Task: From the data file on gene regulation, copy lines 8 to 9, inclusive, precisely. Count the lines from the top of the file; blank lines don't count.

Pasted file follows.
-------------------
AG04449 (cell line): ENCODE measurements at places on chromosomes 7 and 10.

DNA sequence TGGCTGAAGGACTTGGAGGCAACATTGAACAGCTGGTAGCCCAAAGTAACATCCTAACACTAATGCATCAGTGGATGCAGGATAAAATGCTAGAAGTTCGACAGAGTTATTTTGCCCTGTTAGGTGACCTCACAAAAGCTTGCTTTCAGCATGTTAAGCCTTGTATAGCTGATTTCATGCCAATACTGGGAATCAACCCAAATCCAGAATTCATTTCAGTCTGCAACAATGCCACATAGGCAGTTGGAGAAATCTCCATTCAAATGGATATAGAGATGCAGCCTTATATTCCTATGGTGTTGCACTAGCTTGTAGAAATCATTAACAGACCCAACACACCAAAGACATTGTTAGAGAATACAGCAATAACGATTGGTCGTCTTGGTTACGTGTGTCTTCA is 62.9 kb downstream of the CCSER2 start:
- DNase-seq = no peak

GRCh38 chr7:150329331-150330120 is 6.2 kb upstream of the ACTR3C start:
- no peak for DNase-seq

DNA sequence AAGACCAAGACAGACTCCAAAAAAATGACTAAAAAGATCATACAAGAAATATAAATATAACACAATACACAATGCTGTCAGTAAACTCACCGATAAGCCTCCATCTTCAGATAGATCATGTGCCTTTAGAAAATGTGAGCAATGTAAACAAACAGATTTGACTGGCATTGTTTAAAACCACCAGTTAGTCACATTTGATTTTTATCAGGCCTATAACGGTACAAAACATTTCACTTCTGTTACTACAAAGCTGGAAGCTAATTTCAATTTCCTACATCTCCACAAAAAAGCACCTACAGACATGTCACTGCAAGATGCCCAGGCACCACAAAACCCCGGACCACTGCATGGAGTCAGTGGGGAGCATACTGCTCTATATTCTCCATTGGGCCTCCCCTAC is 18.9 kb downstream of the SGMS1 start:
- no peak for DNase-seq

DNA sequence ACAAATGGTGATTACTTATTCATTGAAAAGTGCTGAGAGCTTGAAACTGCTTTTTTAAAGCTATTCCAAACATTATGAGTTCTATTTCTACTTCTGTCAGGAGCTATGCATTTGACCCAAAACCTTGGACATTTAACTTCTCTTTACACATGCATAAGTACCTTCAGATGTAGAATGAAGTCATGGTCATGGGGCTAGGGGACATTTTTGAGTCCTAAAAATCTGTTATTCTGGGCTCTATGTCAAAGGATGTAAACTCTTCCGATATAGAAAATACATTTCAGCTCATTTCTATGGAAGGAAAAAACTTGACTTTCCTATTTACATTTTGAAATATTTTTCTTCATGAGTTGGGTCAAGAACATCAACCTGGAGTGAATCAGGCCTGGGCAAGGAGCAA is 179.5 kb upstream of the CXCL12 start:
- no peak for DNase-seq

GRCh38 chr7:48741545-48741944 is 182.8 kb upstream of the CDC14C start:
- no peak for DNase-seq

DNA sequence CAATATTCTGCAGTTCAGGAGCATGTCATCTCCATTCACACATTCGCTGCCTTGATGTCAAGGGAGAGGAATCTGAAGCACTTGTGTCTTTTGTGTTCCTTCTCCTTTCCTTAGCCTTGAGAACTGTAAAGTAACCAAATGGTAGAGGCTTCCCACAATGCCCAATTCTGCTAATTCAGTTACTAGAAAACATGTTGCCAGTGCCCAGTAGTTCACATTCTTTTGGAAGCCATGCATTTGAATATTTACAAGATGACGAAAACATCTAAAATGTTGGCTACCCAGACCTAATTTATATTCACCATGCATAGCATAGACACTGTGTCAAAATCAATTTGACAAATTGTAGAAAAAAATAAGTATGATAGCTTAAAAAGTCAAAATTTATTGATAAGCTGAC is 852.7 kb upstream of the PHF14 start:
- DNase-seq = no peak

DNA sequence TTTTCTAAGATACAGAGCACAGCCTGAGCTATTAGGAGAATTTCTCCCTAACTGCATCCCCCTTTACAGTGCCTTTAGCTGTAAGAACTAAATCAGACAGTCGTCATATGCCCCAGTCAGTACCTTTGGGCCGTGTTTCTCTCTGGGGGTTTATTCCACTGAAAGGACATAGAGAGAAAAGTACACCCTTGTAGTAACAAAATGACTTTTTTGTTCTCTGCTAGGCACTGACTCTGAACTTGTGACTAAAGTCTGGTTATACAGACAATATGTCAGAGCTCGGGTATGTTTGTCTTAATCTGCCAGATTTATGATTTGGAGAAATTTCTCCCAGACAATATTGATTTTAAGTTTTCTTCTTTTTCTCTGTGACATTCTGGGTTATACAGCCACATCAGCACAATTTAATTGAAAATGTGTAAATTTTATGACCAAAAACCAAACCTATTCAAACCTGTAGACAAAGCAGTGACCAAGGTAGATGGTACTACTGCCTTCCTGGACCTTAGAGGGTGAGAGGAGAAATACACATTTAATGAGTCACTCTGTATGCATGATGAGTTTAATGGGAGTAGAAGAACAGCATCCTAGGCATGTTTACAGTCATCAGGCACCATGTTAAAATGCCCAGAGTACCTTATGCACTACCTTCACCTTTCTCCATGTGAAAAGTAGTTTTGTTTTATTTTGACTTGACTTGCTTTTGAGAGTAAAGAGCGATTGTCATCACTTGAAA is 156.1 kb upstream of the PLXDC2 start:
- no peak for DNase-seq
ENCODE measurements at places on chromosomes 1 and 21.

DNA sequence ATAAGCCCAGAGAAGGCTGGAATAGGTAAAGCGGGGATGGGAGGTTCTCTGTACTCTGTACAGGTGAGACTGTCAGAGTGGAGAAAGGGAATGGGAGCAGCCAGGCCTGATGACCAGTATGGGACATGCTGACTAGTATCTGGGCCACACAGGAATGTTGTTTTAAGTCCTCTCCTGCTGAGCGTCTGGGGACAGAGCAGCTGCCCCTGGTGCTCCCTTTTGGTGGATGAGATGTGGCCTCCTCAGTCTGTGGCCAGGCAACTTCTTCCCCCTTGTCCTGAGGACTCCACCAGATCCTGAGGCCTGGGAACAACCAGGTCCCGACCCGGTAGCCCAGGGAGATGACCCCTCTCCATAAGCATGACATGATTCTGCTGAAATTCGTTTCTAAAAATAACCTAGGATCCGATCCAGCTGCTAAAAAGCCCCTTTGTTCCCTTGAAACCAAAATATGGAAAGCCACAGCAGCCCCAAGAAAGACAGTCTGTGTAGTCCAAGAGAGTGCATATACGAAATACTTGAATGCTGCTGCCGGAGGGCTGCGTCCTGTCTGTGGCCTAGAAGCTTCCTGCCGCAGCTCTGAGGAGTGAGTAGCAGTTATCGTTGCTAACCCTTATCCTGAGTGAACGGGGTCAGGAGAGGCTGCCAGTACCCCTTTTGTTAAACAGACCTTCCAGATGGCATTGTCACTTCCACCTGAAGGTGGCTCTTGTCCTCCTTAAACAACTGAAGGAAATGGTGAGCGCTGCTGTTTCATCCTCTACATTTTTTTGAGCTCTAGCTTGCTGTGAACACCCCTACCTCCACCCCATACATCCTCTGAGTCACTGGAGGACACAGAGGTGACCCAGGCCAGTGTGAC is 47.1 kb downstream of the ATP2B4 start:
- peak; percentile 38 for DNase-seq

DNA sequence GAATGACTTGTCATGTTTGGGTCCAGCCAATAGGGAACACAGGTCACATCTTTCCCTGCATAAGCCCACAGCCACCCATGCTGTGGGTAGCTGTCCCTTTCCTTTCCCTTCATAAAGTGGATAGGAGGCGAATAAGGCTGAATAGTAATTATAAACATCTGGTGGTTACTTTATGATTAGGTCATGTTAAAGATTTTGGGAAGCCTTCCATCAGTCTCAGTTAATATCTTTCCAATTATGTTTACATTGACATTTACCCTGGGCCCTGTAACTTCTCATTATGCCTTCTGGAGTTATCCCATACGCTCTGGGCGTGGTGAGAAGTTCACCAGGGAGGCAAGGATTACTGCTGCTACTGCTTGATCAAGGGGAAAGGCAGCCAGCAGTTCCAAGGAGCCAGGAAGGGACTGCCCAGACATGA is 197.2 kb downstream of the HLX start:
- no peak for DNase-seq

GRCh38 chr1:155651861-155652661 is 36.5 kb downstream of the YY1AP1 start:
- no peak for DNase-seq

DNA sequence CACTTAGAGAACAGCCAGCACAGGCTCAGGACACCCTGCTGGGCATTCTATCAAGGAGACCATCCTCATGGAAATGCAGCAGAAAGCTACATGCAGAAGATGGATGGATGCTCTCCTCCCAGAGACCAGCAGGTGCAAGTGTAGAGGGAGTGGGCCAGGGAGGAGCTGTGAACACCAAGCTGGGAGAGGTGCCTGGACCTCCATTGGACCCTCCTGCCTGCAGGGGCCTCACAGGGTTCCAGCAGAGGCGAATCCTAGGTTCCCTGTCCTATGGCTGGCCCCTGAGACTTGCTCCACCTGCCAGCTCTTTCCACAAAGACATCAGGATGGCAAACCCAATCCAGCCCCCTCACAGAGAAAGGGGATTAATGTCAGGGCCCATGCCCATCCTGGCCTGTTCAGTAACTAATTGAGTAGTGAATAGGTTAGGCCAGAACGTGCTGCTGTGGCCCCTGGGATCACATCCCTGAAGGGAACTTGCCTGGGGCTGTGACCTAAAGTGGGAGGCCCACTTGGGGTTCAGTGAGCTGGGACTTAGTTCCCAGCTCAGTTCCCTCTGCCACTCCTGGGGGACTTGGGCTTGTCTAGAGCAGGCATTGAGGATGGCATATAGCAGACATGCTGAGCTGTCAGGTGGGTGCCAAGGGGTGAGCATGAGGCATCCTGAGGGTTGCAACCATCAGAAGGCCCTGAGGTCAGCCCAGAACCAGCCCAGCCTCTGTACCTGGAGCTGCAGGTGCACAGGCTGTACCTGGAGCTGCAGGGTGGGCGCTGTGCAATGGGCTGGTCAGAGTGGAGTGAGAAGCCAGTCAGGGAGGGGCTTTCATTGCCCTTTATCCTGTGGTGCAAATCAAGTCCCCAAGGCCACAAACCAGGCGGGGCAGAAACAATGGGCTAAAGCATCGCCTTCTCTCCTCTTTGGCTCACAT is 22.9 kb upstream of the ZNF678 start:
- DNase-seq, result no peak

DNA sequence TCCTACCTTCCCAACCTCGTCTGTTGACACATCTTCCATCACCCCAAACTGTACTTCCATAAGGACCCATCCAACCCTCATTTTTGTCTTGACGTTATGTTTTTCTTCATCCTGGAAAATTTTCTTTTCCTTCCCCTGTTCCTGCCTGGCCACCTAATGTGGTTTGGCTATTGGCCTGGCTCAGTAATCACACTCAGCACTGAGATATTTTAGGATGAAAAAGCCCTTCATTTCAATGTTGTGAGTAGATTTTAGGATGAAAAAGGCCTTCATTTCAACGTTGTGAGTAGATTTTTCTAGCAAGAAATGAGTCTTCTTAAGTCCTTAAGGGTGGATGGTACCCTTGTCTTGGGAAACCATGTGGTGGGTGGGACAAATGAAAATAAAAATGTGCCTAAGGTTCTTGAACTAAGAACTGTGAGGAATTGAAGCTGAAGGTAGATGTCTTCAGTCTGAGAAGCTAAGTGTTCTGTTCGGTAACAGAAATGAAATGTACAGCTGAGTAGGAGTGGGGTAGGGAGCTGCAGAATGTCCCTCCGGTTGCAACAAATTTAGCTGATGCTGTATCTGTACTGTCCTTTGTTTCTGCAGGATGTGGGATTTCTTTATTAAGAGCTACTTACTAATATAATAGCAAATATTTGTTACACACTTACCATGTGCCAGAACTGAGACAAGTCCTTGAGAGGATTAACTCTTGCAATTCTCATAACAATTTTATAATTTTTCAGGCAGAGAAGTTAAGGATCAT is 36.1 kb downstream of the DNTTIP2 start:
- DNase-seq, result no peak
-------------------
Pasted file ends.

DNA sequence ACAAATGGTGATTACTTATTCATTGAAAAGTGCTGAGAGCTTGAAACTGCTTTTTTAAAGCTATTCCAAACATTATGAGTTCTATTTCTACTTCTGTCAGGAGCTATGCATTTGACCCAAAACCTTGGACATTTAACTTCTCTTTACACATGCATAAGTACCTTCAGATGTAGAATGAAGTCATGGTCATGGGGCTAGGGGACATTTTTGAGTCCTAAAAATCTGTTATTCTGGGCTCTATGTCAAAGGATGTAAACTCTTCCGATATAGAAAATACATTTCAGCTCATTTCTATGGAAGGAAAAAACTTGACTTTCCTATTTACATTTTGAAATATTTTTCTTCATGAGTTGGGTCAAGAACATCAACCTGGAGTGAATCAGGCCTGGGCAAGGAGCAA is 179.5 kb upstream of the CXCL12 start:
- no peak for DNase-seq